Holcomb notes that Zerex has a range of chemistries approved by GM, Chrysler, Ford, Mercedes, BMW, Audi, VW, Cummins and others. “Light and heavy duty engines are more complex than ever,” he adds. “OEMs use custom, lightweight metal alloys and gasket materials in engine designs to meet performance standards. Zerex formulas are designed to meet or exceed performance demands and engineering specifications, Holcomb says – and the company aids correct product selection by listing approvals and recommendations on the product labels.

Another thing for technicians to keep in mind is that European vehicles will need specific formulations of antifreeze. Prestone Products Group offers a range of antifreeze products that are phosphate-free. Why is that important? According to the Prestone website ( “Some European automobile manufacturers request that a phosphate-free antifreeze be used in their vehicles. This issue is related to the extremely high mineral content of the water in Europe. If you were to mix an antifreeze that contained phosphates with the type of water they have in Europe, it may produce deposits that can settle in the cooling system and promote corrosion. However, in North America we do not have this type of water problem. Typical North American coolants have contained phosphates (which is part of the corrosion inhibitor package) for many years. Therefore, the question of phosphates is a non-issue here in North America. Prestone Antifreeze/Coolant is completely safe for use in both foreign and domestic vehicles. Products that are free of phosphates include the Prestone Extended Life 50/50 Antifreeze/Coolant which is phosphate, silicate and borate free. The Prestone Extended Life 50/50 Antifreeze/Coolant has been approved by General Motors under their DEX-COOL specifications and is compatible with other DEX-COOL approved coolants.”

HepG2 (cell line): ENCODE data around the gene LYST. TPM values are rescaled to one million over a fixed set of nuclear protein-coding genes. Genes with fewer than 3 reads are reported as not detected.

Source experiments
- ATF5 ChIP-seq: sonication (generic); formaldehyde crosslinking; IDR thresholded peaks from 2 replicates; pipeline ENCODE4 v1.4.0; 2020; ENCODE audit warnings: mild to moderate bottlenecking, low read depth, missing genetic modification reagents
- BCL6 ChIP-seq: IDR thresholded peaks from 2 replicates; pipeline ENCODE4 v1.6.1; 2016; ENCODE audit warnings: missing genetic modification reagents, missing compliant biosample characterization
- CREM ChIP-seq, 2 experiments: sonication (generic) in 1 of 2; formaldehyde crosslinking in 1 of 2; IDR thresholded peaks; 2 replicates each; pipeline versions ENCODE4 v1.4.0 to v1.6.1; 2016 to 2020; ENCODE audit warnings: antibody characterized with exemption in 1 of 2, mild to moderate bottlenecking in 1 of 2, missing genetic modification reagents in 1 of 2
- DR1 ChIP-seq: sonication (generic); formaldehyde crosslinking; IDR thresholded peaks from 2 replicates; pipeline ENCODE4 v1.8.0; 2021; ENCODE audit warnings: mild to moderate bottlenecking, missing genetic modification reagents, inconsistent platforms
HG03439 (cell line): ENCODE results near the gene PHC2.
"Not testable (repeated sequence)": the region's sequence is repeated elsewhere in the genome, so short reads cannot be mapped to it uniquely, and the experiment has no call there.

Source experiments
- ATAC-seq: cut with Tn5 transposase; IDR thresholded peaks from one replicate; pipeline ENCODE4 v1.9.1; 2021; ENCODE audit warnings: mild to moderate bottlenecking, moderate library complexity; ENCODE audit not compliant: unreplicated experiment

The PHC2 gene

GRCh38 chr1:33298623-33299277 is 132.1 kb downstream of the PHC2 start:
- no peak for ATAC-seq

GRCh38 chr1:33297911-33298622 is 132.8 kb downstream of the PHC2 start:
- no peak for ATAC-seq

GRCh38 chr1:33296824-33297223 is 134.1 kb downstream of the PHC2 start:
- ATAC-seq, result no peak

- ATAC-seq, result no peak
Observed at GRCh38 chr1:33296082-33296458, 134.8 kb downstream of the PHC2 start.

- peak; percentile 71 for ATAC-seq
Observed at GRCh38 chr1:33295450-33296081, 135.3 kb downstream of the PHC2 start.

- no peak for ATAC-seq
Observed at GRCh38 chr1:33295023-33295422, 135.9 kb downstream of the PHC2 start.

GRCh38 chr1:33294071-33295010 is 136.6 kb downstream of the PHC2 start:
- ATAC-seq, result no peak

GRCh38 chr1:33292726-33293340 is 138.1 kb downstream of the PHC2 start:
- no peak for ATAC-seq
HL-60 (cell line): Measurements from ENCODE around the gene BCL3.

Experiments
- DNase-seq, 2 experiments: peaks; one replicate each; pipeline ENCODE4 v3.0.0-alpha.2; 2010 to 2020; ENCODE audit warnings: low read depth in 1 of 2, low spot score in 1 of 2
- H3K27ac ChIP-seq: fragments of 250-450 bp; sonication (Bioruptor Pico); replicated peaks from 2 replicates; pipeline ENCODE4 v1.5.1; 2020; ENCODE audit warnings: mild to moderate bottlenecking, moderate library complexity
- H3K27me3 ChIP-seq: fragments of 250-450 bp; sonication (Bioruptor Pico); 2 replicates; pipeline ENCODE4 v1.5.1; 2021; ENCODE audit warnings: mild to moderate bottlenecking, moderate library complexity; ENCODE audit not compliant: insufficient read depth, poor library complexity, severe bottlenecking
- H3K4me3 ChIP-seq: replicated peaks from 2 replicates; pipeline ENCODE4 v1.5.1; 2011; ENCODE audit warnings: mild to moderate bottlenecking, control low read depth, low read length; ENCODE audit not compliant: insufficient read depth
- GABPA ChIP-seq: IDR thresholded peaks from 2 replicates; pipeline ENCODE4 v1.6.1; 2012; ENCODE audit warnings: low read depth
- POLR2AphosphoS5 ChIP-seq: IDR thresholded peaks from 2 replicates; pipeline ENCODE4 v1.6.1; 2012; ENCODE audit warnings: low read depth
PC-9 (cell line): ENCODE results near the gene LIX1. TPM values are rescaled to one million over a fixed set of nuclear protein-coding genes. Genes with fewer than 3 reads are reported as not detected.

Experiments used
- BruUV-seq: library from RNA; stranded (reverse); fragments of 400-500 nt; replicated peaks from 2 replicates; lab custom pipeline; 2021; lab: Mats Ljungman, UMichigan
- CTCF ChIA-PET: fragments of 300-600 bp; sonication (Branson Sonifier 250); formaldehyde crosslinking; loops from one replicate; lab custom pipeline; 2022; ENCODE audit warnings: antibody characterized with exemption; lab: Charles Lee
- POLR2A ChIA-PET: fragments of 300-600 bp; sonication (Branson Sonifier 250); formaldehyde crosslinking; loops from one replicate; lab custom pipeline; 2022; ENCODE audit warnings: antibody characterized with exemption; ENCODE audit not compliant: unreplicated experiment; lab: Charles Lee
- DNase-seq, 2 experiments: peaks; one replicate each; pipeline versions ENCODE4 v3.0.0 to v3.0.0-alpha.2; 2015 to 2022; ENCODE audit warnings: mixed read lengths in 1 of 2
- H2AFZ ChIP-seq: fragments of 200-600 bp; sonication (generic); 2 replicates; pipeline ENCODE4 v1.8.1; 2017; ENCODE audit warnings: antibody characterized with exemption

Once again, Prestone’s helpful “Frequently Asked Questions” page (, also outlines the correct mixture to use when preparing a vehicle for winter driving, something that can be shown to vehicle owners if they have questions about what the technician or service writer is recommending:

“We recommend that you use between a 50 per cent and 70 per cent concentration of antifreeze. At least 50 per cent is necessary to give the adequate amount of corrosion protection, as well as freeze/boil-over protection. However, we do not recommend more than 70 per cent antifreeze. This would cause restriction of the heat transfer capabilities, corrosion protection, and freeze protection.”

Prestone recommends regular coolant flushes and refills in order to remove deposits thereby helping to maintain the integrity and operation of the system. Prestone offers Prestone Radiator Flush+Cleaner, a 2-in-1 product which can be used as a 10 minute flush at every flush and fill, or as a 3-day cleaner for neglected cooling systems. Once the system is flushed and cleaned, a mixture of 50 to 70 per cent antifreeze/coolant and water is recommended.

Prestone just introduced a new antifreeze/coolant to the market, New Prestone with patented Cor-Guard Inhibitors. According to a release for the new product, this antifreeze formula provides corrosion protection for a vehicle’s entire cooling system, protecting the water pump, heater core, radiator and gaskets from corrosion. Prestone adds that Cor-Guard does not void manufacturer warranties and works in domestic, Asian and European model vehicles.